For many years, our business has been centered on the production of 3D data modeling for machine control. This is the low hanging fruit of a civil site. High dollar paving, building pads, and retentions are easier to do and higher quality with machine control. Fast forward to current times.

Many civil sites are being completed with machine control. The use of machine control on the job site has become a reality, to the point that contractors have started to look beyond their current use and possibilities. As many of you know, I have long been a proponent of leveraging data for a job site. I have worked with many of our clients on how to better use the data they have in their hands and drastically improve production and profits.

I will go over several ideas that are good next steps for users of 3D site data. They are in no particular order of profitability. Any site may or may not be able to use these processes. Not to worry, I will back up the explanations with a video to better explain these ideas.

2D and 3D Points

Considered the domain of survey, a point has specific and relative information. I’ll use points for laying out a curb arc as an example. 3D points for the PC and PT of a curb arc give us the location and elevations of that curb run. We know the slope between the points and paving elevation is an easy calculation. Next, we add the arc center as a 2D point. Now there is a pivot to swing an arc for form or string line layout. Increasing the power of points, we offset the curb line to allow the field to set string line for a curb machine.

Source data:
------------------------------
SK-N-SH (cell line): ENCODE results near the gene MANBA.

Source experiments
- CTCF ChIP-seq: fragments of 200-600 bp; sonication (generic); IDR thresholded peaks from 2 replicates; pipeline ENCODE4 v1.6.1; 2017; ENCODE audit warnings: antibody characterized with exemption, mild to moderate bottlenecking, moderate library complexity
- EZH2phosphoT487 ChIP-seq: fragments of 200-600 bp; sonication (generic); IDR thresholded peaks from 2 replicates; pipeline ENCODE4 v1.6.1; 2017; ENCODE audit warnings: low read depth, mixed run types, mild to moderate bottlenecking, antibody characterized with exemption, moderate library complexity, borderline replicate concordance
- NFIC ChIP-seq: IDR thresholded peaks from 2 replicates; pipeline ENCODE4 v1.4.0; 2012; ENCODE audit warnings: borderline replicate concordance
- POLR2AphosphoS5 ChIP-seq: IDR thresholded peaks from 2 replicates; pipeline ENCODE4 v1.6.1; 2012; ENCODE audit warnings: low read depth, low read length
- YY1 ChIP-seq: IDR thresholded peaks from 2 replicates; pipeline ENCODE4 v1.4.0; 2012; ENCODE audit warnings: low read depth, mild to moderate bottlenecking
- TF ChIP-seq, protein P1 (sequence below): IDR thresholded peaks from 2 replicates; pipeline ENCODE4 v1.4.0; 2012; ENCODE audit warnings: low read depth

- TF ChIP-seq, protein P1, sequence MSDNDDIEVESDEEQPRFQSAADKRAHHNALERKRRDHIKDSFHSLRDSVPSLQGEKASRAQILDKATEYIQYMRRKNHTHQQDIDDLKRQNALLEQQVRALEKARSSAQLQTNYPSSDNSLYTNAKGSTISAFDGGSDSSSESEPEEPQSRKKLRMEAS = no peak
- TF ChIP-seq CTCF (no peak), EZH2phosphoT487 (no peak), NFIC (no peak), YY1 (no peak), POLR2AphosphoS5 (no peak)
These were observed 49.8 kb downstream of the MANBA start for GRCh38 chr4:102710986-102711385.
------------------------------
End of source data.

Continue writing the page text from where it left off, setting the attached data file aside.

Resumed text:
Site Layout

Using earth moving equipment to get the dirt right is a huge time saver. We also advocate the use of positioning technology for more than grading.


It started with light pole bases and quickly escalated from there. We now regularly provide data as 2D or 3D points for the following.

  • SES pads. The job has been checked so we are good with drainage and elevations on the site. The electrical service slab is easy to calculate from available regulations.
  • Common area in-ground power. Many plaza shopping centers have electrical connections for decorations and kiosks. Knowing the 3D location of the connections allows electricians to easily set them right the first time.
  • Common area hardscape. Everything from playground equipment to benches, these additions need some type of base and connection. It is best to know what can be accomplished while access is easy and save re-digging to set later.


We have been providing utility layout for years. We show points 10 feet apart on the flowline for pipe with horizontal offsets if needed. Structures are marked as well. The advent of successful machine control for excavators has allowed us to provide a trench network so the operator can dig trenches correctly the first time.

Other utility details that can benefit from information provided in the data are:

  • FES’s, wing walls and valley gutters. These concrete structures are better done in rough grade, but many contractors wait until near the end of construction and field fit. With a correctly prepared model there is enough confidence to build these when it’s convenient to the crew.
  • Water lines are usually specified as a minimum depth below finish grade. We build the line in the data so crews can place it at any time and not make a mess of the just completed grading with required wheel trenching.